I know you’re thinking, “Why doesn’t dim Dee just start taking the junk back a little at a time starting now?”  I would LOVE to.  The problem is that Mum can’t part with any of it now that she has it.  The portable air conditioner is a perfect example.  The overly large contraption is forever in the way.  October has now ended and we’ve had a surprisingly mild summer only reaching 90˚ a couple of times.  I figure this is a great candidate for a return load.  Mum doesn’t want to let it go yet.  “You never know” when we might have a freak heat wave.  The story is similar for the port-a-potty, she never used (thank God).  I only have one bathroom and “you never know.”  There is also the new vacuum cleaner she bought during a recent Costco visit.  “You never know” when both of mine may break.  Did I mention she wears the same shoes whether they match the outfit or not? She has at least ten pair as backups; because, “you never know.”

I believe I can do it in one trip with strategic packing, use of a full-size pickup along with the Kia and Mum’s Buick.  The now-not-so-new recliner – a powered model that motors up to a standing position for easy egress which Mum bought and had delivered when she first arrive – will necessitate the truck.  Should I be unsuccessful in conscripting one, I checked and, though I’d rather not, I should be able to strap the gargantuan beast to the top of the Kia.  Truck or no truck, I should be able, with adequate preparation, to complete Operation Relocation in a single weekend and proceed directly to my Relocation Celebration.  What’s my Relocation Celebration plan?  Nothing fancy, I think I’ll sleep in my own bed until noon; drink milk straight from the jug; eat Chinese morning, noon and night; turn the volume on my music up to 11; sit at my laptop writing for as long as I like; dance bare-ass naked through my half-empty house; and, oh yeah, burn the baby monitor.  I’m a simple woman.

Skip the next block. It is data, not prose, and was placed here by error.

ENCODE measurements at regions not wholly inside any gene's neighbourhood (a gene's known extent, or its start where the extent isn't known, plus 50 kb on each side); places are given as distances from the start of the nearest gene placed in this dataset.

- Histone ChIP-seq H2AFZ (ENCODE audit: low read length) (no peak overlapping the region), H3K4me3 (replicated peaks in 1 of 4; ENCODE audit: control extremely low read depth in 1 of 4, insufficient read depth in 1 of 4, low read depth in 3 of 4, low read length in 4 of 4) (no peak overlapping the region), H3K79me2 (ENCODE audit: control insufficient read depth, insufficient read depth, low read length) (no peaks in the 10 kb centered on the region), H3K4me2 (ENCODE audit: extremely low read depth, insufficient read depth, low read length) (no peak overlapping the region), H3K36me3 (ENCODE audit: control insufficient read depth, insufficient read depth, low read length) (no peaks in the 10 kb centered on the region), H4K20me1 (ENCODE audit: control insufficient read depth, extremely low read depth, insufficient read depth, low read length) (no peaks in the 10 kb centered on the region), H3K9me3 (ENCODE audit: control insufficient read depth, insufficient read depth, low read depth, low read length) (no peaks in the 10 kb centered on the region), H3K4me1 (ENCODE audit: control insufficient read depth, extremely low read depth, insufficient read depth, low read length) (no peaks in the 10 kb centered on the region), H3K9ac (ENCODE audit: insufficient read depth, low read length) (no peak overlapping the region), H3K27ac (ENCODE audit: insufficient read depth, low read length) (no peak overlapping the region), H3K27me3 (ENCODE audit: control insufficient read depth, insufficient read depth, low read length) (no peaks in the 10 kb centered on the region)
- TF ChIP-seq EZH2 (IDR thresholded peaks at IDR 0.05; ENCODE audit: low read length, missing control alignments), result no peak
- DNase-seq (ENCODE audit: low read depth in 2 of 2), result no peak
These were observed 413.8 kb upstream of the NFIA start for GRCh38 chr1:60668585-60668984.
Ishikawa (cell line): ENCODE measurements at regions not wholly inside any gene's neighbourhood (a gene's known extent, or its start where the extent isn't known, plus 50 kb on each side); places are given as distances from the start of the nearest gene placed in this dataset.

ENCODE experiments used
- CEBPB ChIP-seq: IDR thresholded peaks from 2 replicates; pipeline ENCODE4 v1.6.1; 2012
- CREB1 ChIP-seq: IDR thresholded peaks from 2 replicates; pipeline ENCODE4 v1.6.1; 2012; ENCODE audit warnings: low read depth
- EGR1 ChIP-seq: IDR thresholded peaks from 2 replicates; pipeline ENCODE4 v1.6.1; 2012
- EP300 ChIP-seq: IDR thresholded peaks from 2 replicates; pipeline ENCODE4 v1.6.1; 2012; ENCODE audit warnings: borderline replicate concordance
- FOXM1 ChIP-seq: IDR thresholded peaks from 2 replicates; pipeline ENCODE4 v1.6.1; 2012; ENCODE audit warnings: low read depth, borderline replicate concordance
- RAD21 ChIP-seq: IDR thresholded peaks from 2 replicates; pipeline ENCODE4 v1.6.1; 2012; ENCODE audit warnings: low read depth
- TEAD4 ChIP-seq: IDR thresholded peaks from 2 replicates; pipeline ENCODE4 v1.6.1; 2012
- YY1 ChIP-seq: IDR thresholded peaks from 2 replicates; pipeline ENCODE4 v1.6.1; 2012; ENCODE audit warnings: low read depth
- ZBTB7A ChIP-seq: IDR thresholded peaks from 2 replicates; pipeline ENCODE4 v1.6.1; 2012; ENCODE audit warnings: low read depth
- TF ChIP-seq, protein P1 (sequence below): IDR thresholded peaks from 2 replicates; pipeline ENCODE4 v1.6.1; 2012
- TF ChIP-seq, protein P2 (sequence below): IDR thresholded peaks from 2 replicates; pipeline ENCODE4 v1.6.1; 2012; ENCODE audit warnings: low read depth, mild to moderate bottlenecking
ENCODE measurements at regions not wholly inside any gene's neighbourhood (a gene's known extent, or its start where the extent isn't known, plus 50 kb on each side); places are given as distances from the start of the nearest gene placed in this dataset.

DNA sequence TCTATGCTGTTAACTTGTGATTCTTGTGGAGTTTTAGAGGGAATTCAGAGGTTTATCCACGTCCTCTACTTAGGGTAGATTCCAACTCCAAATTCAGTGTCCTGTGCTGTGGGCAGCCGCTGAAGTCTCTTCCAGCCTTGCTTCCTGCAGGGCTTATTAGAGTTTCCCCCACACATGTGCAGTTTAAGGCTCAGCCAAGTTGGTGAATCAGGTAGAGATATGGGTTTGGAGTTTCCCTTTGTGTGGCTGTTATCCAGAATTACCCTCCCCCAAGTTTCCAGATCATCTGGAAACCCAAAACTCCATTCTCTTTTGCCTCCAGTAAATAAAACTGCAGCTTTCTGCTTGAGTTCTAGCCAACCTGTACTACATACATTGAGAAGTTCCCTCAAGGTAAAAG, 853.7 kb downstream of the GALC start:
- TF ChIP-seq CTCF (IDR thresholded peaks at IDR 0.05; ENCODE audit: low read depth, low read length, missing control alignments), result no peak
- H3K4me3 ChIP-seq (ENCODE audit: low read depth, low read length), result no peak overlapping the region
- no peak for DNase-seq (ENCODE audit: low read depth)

Telephone Pole

Image by Nicholas Smale via Flickr

Cryptic contact
No rhyme or reason
What’s it really all about?

The call, a query
Inane conversation
Harmless seeming banter

“Hey, what’s shakin’?”